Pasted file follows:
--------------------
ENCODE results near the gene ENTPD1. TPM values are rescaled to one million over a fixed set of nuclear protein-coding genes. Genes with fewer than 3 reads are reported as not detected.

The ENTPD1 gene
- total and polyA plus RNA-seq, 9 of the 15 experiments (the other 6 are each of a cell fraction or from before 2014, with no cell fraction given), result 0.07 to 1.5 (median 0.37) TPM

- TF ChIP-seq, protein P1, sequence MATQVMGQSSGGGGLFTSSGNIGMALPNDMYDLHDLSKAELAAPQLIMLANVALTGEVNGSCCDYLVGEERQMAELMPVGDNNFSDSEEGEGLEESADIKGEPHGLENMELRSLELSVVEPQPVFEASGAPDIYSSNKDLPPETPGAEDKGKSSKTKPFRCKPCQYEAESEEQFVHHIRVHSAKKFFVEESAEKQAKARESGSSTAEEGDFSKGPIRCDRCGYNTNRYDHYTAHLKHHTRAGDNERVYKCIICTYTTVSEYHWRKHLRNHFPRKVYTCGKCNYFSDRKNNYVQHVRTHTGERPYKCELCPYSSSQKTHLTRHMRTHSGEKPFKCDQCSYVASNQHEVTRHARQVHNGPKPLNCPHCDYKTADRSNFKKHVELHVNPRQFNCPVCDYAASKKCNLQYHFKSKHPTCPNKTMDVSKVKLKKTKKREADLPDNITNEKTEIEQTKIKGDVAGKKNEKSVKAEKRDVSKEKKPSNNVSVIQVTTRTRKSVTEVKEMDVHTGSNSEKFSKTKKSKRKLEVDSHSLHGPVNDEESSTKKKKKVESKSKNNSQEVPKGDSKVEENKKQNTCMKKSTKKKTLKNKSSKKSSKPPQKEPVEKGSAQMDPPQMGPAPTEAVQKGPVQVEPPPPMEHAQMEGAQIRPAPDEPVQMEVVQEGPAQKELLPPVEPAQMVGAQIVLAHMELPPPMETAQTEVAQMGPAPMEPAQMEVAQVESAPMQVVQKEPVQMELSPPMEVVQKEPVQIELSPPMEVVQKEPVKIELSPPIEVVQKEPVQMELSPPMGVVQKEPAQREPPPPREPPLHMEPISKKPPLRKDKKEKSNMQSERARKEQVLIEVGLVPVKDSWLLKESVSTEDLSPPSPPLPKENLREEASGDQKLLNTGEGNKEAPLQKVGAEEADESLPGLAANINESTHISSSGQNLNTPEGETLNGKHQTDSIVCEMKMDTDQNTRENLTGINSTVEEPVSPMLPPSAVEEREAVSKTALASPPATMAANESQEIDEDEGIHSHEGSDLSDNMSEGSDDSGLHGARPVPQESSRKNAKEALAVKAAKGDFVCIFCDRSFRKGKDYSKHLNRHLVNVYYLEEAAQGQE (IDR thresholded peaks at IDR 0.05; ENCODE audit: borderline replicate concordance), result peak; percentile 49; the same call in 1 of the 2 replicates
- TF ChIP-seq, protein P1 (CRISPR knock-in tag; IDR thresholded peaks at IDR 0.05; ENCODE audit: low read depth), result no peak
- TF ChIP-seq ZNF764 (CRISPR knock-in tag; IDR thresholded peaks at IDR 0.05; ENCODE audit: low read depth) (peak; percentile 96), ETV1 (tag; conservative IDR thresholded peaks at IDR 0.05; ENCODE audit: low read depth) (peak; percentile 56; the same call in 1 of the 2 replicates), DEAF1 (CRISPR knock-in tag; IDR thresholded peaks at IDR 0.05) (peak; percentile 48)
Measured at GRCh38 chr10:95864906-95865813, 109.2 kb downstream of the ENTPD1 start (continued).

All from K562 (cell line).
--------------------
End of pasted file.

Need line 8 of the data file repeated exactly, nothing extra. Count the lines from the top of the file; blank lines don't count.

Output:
All from K562 (cell line).